The Holy Spirit and Revolutionary Grace

HSRG I wrote this book back in 1995. It’s still in print and available in a few bookstores, such as In fact, you can buy the book for less than the cost to print it. (The price of getting old is finding yourself in the bargain bin!)

The entire book can be downloaded for free as a .pdf here. The Holy Spirit and Revolutionary Grace

Two of our schools of preaching revised their instruction on the Holy Spirit based on this book. A number of congregations have found the book helpful in explaining the breadth of God’s grace. It’s designed to be suitable for teaching in a Sunday School setting.


20 Responses

  1. I believe this is a giant step in the Lord’s direction for the Churches of Christ…actually for the church of Christ. I have only read it once and plan on rereading and studying it slowly and carefully. I believe the Holy Spirit will take the author even farther with the truths re: the Holy Spirit and grace. How will we ever arrive at the unity of the Spirit if we don’t allow Him to work within us?

    Ephesians 4:1-4 I therefore, a prisoner for the Lord, urge you to walk in a manner worthy of the calling to which you have been called, with all humility and gentleness, with patience, bearing with one another in love, eager to maintain the unity of the Spirit in the bond of peace. There is one body and one Spirit–just as you were called to the one hope that belongs to your call–

    Recommended reading for all.

  2. […] I was “written up” by William Woodson in the April 1998 Spiritual Sword for my book The Holy Spirit and Revolutionary Grace. Ahhh …. good […]

  3. […] The true, New Testament doctrine of grace, as I understand it, is explained here. […]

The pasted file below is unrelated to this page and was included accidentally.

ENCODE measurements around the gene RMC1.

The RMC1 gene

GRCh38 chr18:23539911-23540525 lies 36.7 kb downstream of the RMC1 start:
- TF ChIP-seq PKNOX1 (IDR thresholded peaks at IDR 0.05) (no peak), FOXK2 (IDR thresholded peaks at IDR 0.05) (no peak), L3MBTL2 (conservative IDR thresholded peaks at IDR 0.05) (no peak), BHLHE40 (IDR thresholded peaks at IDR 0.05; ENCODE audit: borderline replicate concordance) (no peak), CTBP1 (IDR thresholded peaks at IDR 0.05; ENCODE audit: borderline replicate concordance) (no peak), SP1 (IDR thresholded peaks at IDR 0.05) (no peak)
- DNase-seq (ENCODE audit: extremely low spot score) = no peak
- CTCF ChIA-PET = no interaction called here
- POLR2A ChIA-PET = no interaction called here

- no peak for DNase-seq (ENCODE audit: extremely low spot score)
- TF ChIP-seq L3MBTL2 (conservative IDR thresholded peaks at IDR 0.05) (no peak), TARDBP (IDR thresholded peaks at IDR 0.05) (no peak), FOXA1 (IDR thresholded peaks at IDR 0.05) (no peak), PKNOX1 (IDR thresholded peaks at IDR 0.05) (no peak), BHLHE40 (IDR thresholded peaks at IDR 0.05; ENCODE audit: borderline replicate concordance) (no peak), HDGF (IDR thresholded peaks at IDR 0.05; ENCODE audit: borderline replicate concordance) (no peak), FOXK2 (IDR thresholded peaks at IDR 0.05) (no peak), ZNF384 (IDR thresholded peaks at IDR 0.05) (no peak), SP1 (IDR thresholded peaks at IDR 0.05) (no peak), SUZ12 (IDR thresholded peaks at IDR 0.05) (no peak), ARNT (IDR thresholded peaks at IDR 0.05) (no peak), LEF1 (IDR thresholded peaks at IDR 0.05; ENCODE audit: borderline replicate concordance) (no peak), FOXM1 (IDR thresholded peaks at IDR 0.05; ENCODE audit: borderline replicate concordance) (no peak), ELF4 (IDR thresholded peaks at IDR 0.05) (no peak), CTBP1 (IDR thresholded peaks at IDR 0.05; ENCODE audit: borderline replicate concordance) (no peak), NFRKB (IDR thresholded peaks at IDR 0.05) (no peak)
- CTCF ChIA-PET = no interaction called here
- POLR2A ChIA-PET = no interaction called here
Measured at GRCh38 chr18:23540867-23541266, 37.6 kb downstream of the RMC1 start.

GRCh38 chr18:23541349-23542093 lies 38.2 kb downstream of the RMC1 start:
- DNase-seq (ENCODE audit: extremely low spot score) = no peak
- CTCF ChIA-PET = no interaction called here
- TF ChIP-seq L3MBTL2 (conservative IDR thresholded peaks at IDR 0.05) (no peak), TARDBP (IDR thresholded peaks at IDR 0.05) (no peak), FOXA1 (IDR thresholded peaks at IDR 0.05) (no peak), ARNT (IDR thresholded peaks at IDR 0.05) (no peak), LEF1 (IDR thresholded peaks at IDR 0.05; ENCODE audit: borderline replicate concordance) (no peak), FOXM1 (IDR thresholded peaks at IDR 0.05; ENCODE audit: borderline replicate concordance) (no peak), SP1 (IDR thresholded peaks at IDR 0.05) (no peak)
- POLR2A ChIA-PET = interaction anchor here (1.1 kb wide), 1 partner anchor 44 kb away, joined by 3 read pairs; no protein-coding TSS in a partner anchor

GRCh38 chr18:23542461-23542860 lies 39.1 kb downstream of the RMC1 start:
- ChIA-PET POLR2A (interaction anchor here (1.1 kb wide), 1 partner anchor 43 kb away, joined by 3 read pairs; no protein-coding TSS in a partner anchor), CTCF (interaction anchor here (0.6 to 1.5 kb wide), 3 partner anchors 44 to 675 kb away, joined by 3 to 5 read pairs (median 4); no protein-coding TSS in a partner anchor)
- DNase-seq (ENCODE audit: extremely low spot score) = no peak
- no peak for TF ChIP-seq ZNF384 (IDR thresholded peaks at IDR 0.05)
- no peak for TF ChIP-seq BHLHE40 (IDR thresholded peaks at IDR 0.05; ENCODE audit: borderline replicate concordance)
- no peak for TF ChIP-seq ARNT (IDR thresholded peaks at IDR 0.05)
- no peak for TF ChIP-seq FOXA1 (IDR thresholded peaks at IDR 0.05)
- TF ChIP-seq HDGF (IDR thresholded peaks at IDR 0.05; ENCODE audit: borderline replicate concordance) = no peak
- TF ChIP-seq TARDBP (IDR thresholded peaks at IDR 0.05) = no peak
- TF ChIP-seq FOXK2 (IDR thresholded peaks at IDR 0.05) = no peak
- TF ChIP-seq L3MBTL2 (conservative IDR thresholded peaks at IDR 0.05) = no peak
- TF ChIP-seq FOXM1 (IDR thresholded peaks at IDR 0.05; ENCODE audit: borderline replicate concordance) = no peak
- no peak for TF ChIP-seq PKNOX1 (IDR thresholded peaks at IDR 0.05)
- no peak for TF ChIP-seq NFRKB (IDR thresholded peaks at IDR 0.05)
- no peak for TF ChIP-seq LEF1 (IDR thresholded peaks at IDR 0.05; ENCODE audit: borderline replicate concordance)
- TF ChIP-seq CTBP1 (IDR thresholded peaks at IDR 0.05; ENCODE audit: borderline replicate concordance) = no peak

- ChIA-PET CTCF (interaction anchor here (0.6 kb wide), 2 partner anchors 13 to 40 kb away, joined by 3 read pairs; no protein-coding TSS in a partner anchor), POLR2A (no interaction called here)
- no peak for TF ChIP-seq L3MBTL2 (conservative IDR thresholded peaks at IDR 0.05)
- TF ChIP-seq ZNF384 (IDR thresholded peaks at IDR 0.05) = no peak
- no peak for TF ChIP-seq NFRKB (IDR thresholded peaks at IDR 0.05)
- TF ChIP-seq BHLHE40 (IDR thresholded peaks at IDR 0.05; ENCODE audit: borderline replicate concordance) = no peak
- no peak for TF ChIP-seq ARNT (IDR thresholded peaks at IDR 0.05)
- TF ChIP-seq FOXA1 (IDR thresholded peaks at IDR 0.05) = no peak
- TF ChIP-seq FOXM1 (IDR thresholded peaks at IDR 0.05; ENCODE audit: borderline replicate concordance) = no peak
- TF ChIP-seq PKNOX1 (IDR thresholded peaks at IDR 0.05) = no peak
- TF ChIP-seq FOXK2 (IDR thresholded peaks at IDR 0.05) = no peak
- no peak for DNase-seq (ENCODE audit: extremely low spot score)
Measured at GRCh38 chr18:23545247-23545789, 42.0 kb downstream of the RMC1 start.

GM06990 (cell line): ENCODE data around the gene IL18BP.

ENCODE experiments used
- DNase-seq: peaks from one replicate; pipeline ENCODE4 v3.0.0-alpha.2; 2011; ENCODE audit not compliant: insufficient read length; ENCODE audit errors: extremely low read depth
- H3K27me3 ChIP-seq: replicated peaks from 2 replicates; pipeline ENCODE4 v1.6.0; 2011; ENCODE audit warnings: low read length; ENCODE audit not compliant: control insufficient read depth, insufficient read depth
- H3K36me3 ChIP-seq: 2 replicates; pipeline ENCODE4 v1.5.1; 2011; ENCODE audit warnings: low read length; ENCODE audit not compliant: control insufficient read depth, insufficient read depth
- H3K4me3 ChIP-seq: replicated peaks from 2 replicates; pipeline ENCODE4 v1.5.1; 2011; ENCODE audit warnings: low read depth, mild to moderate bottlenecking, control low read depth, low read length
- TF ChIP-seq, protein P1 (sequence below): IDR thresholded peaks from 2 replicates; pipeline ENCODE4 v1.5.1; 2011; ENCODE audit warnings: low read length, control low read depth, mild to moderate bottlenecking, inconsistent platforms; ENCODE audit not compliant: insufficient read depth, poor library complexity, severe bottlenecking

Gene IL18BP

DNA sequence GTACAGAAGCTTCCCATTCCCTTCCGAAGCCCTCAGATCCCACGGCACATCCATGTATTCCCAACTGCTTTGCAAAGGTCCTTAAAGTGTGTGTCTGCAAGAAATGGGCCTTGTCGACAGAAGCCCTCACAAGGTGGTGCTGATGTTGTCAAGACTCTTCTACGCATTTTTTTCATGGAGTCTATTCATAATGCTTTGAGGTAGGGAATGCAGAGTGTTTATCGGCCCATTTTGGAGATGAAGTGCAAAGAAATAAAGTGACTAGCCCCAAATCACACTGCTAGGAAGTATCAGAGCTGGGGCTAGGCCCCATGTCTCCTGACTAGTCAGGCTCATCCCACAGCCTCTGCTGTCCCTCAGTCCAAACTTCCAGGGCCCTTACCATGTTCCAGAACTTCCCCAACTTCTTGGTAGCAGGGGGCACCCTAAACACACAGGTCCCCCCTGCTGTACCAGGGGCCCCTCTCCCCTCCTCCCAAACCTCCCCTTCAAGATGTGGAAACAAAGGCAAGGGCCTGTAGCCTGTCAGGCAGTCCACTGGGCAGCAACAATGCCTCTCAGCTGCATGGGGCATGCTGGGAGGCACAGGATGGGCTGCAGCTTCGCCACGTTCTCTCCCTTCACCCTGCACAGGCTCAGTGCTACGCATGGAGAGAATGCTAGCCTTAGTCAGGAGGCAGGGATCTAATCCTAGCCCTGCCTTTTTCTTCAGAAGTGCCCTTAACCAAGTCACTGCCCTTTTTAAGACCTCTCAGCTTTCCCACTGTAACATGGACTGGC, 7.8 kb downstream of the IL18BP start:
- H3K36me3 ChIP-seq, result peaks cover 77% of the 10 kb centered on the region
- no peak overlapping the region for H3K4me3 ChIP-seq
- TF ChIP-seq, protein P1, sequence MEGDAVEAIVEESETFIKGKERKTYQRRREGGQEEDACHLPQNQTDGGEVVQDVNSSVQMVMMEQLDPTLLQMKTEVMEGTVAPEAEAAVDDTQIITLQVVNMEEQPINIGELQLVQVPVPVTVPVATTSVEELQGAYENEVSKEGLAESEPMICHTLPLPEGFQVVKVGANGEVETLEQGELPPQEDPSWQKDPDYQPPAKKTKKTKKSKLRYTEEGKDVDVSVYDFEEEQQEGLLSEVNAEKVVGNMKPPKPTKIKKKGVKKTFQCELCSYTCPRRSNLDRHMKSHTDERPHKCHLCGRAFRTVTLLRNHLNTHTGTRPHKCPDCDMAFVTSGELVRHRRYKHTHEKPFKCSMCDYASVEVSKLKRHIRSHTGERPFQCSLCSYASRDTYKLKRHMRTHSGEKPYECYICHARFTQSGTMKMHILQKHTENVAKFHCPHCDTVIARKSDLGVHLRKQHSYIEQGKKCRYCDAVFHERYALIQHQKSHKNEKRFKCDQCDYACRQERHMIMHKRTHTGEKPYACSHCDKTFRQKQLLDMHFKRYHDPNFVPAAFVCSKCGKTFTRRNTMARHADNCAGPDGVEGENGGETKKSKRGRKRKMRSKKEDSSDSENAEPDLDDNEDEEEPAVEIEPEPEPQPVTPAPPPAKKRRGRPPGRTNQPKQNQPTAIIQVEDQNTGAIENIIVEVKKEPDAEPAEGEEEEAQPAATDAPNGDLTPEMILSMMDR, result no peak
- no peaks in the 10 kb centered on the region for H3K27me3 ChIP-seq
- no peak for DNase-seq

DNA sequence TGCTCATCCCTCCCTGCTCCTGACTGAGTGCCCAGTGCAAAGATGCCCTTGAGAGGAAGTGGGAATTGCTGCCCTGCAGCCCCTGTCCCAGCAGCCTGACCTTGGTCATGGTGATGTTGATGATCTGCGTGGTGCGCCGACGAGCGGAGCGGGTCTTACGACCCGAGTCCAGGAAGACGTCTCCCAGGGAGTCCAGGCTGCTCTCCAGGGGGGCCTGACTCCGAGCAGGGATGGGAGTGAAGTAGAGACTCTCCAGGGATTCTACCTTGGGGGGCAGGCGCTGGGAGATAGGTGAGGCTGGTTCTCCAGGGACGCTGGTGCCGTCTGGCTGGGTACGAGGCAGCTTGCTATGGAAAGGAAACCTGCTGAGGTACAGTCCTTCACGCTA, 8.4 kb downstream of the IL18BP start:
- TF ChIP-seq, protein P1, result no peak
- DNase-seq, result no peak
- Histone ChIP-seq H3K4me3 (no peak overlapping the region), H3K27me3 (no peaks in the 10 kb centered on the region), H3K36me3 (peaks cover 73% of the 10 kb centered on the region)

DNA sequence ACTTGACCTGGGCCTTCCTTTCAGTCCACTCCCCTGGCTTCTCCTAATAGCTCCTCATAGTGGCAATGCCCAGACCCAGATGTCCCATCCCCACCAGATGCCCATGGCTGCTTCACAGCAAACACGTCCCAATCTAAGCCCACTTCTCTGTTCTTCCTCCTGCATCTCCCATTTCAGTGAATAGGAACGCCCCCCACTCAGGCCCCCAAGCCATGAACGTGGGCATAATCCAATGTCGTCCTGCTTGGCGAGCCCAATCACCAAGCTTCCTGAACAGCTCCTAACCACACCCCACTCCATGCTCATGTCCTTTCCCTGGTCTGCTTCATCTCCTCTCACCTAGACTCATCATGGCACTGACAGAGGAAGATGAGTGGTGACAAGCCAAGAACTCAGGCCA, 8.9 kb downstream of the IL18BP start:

4. […] The Holy Spirit and Revolutionary Grace […]

  5. […] The Holy Spirit and Revolutionary Grace […]

  6. […] The Holy Spirit and Revolutionary Grace […]

  7. […] The Holy Spirit and Revolutionary Grace […]

  8. […] The Holy Spirit and Revolutionary Grace […]

  9. not bad

  10. Thank you for your free pdf. I write a newsletter on the Spirit and like to compare sites that attach themselves to mine automatically. Interested?

  11. Just want to clarify your position on unity. Does unity here includes all Bible believing Christians that is, those who believe in the Deity of Jesus Christ which we cannot deny are in different denominations? Or just unity among your churches? (Church of Christ- instrumental or non-instrumental) Do you believe that there are churches or denomination outside of your organization will get to heaven? Or do you only believe that only members of your organization will make to heaven. Please clarify.

  12. Levi,

    Sometime after I wrote this book, I wrote Born of Water, which deals with baptism.

    The short answer is: the Churches of Christ aren’t the only Christians.

  13. […] The Holy Spirit and Revolutionary Grace […]

  14. […] some of the most popular and well-known Church of Christ lectureships and is and author. His book The Holy Spirit and Revolutionary Grace: God’s antidotes for division within the Churches of Chris… and at least four others are favorites of many […]

  15. […] The Holy Spirit and Revolutionary Grace […]

  16. Hey Jay–

    I’ve been holding in a couple questions waiting for you to settle from your vaca. Alas, I start teaching a class this coming Wed. night and it is greatly based on HSARG and Amazing Grace…so I am hoping to get some clarifications. I’ve got other questions, but this is the primary one right now.

    Being said, I’m on my 4th read of HSARG, and one question keeps jumping out at me. If I understand you, you imply that since we’ll never give/evangelize/help the poor/etc. as well as Jesus, then we are sinning by omission.